TITLE OF BILL:
to amend the penal law, in relation to expanding the definition of
dangerous contraband to include telecommunications and electronic
SUMMARY OF PROVISIONS:
This bill would amend subdivision 4 of the Penal Law section 205.00
relating to offenses committed when someone is in custody. It would
add "telecommunications or electronic recording device" to the
existing definition of "dangerous contraband", and would be
applicable to a number of devices that would be banned by "Promoting
prison contraband in the first degree."
REASONS FOR SUPPORT:
Correctional systems throughout the world are witnessing the
proliferation of contraband cell phones and other telecommunications
While these devices are getting smaller in size, the number of
features that they have are ever-expanding. Today's cell phone
capabilities go well beyond allowing a user to make a call, which is
dangerous enough in a prison situation. Cell phones have the ability
to send and receive text messages, record and transmit photo and
video, all of which can have catastrophic consequences within a
prison setting. Inmates can circumvent the safeguards and controls
imposed on their communications, including monitoring of call content
or call numbers, call blocking, and prohibitions against all calls
where they pose a threat to safety and security. With such unlimited
access, inmates can organize escapes by alerting outside individuals
to prisoners' movements, or sending images of secure areas.
Additionally, inmates may use cell phones to harass witnesses and
victims, interfere with juries, and maintain outside illegal
activity. Compounding the problem, the FCC prohibits the common
methods of interfering or blocking, which would help to reduce the
effectiveness of cell phones within the prisons.
A frightening and very real example of what can occur has happened in
Brazil Cell phones were smuggled into the prison and used to organize
riots at 29 prisons. The result: 15 people were killed and 8,000
guards and relatives were held hostage. In Ontario, an inmate was
charged with running a drug ring from prison. Britain, Thailand,
India, and Japan have all reported incidents of cell phones being
discovered in their prisons. And even in New York City, 25
telecommunication devices have been found in Department of Correction
facilities since 2005.
In the United States there are at least ten states that are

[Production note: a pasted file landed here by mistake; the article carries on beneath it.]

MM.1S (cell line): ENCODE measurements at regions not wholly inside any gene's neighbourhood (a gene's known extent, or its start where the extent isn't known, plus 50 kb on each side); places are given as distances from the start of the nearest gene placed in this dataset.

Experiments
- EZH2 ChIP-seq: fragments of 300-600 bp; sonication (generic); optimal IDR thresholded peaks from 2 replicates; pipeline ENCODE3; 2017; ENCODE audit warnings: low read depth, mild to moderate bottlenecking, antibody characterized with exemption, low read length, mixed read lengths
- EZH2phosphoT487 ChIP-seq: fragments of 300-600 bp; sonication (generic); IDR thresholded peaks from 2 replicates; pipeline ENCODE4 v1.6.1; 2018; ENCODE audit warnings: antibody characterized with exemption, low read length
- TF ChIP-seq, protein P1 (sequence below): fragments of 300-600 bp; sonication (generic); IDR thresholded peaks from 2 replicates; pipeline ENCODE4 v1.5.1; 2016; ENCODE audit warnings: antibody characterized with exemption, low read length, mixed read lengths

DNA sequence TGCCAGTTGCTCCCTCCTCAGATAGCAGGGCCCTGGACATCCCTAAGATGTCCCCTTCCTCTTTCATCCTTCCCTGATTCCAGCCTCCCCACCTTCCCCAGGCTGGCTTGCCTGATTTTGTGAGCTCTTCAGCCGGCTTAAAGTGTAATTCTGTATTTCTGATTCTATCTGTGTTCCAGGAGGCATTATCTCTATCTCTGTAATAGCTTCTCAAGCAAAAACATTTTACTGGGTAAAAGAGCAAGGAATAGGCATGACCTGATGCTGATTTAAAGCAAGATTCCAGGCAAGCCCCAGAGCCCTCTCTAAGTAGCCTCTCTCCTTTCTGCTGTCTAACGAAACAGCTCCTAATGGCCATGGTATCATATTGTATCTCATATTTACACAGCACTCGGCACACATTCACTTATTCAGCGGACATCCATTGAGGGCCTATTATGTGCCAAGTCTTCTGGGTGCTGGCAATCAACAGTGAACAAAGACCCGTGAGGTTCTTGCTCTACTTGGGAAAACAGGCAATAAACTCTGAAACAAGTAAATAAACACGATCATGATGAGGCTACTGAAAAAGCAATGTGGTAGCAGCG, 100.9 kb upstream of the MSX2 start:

contemplating enacting or have already adopted statutes making it a
possess or introduce electronic devices into their detention facilities:
Arkansas, Colorado, Tennessee, Iowa, Pennsylvania, Mississippi, Ohio,
Louisiana, Texas, and Illinois.
It is critical to public safety that all possible measures are
advanced to deter the introduction and possession of this type of
This bill would ensure that such conduct is punishable as a felony.
Currently, Penal Article 205 (promoting Prison Contraband) is a
misdemeanor unless the item introduced or possessed is "dangerous
contraband", which is defined as "contraband which is capable of such
use as may endanger the safety or security of a detention facility or
any person therein" and punishable as a D felony. While it is beyond
debate that telecommunications devices and electronic recording
devices fit within that definition, it is important to eliminate any
ambiguity in connection with the interpretation of the statute. This
proposal sends an important message to the public and the inmate
population that promoting such contraband will not be tolerated and
will be punishable as a felony.
Accordingly, the Mayor urges the earliest possible favorable
consideration of this proposal by the Legislature.
PRIOR LEGISLATIVE HISTORY:
S.4330 of 2007
FISCAL IMPLICATIONS FOR STATE AND LOCAL GOVERNMENTS:
ultimately result from more effective efforts to eliminate unneeded
regulatory mandates on businesses and local governments in the state.
15th day after it shall have become law.